stations and 33 personnel to the ranks of Central Fire. The merger was implemented on July 1 and, with
the addition of Campbell and
Sunnyoaks Stations, brought the total stations to eleven.
As a result of the merger, the District has the distinction of being the second-largest fire department
in Santa Clara County.
In 1996 the department contracted with the cities of Los Altos, Los Altos Hills, and Morgan Hill,
bringing the total number of stations to 16. The department decided to change
it's name to the Santa Clara County Fire Department to reflect the changes it had gone through since
initially being established.
On the afternoon of Friday, 7 August 1997, at 3:53pm, a brush fire was
reported on California Highway 17 to the rear of the "Cats Restaurant" in the
town of Los Gatos, just outside of the downtown area.
The first company to arrive on scene found the fire much closer to the
downtown area of Los Gatos than was first expected. The initial size-up
described a half-acre brush fire in steep terrain with a moderate spread rate,
and a progressive hose lay was started at an anchor point near the origin.
The first Chief officer on the scene assumed command and made a request for
two strike teams for structure protection. Within 15 minutes of arrival,
the incident commander requested two additional strike teams, two air tankers, and
administrative overhead assistance to fill Command and General Staff
The fire was contained at 8:36pm after destroying three homes and damaging
four others, including a condominium complex. Six air tankers, Six
helicopters, 65 engines, four water tenders, three hand crews, and
3 bulldozers were used and/or dispatched to the incident. The fire was
determined to have started by molten metal falling into the grass from a
power pole near highway 17. The "Cats Fire", while a relatively small fire
in acreage, had presented a number of challenges including the proximity to
the downtown area, numerous million-dollar homes, and a residential care
facility for the elderly that was located within a few hundred yards of the
The department's website was started in 1999 by volunteer firefighter Arleigh Movitz.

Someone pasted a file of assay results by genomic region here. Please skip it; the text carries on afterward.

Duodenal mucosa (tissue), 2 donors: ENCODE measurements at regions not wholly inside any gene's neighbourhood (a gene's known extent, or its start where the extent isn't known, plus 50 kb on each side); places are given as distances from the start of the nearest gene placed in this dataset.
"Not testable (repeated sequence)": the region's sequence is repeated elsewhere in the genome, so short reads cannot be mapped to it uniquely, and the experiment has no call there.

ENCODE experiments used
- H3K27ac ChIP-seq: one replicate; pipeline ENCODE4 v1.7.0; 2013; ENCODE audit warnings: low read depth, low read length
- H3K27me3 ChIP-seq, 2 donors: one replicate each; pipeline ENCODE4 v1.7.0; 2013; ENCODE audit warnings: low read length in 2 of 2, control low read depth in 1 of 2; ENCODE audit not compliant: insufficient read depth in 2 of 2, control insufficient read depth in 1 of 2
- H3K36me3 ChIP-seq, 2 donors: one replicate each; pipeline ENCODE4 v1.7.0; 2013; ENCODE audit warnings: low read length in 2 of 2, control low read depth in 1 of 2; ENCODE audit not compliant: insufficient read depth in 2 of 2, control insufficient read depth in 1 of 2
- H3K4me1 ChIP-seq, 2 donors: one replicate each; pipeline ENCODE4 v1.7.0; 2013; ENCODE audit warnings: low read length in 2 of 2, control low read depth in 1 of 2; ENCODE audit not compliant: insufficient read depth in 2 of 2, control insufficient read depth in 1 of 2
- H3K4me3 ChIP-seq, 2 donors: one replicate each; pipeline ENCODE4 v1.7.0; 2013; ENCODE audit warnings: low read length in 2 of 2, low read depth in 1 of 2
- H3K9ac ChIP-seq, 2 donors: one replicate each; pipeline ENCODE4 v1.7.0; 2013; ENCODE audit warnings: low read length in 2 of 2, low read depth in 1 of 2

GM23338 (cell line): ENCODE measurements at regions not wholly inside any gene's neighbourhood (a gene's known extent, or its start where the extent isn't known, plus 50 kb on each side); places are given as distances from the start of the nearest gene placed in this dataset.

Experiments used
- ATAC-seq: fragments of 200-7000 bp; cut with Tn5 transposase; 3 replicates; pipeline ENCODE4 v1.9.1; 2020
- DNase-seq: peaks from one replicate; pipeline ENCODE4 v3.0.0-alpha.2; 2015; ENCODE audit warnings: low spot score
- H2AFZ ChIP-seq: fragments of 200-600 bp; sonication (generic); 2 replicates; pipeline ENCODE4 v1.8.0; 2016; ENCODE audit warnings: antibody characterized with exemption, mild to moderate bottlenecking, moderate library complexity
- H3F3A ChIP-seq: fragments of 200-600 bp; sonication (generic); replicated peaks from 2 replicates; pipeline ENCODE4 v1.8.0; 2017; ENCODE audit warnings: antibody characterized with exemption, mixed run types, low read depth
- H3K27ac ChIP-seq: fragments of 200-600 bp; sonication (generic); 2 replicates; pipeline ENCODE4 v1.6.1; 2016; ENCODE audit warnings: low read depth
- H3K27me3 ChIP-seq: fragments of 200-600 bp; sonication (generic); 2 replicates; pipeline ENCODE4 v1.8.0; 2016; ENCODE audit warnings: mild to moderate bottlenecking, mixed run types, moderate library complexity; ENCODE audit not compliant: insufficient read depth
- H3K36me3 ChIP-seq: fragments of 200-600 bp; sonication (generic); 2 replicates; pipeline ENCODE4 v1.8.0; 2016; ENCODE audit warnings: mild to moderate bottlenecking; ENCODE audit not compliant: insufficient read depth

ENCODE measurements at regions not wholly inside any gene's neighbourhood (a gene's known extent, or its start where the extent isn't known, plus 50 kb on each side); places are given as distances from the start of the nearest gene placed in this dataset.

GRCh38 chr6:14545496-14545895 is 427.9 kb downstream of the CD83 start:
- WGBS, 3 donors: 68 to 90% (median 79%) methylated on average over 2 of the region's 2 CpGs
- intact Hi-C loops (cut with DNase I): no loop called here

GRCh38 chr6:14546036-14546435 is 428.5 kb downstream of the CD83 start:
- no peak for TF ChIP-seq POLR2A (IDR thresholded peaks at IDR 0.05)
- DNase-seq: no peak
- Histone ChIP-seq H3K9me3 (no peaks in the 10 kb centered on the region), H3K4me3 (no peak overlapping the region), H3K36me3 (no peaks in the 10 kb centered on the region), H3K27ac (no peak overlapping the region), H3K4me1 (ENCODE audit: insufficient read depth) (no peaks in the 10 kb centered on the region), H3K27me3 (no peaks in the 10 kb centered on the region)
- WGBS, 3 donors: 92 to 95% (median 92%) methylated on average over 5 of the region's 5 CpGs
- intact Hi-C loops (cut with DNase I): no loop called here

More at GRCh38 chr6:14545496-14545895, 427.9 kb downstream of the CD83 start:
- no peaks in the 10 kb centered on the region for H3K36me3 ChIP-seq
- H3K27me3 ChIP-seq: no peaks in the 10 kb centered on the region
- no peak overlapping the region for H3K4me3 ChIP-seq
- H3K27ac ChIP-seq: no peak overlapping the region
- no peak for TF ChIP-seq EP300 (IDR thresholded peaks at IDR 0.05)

When Chief Sporleder retired in 2001, he was succeeded by
Benjamin F. Lopes III, who was appointed in May, 2002. Lopes was
in turn succeeded by Kenneth L. Waldvogel in July 2006. In 2011, Kenneth R.
Kehmna became the department's eighth Chief.
The Santa Clara County Fire Department has experienced tremendous change in its proud
and colorful existence with advances being achieved in areas of fire prevention, public education,
fire suppression, and equal opportunity. The department is comprised of the blending and
melding of many different people with a variety of backgrounds, all making their own contributions
to enable the department to be one of the best fire departments in the state. County Fire
has been, and will continue to be, a progressive and dynamic organization which provides the highest
quality service to the people of Santa Clara County.
In 2008, County Fire merged with the Saratoga Fire Department,
creating a contiguous area of coverage from south of Los Gatos to Los Altos.
In 2012 the department changed helmets again, this time to one with a more traditional style. When the contract for coverage for Morgan Hill expired at the end of the year, coverage for that city became the responsibility of CalFire. County Fire entered 2013 with 15 stations.
After agreement between the Chiefs of all of the fire departments within Santa Clara County, on 30 January 2014 all of the department's
apparatus were renumbered to have a unique designator within the county. No longer could there potentially be two Engine 1's at a mutual aid call, nor would dispatchers have to specify the department of a unit they were communicating with. For specifics, see the Apparatus page.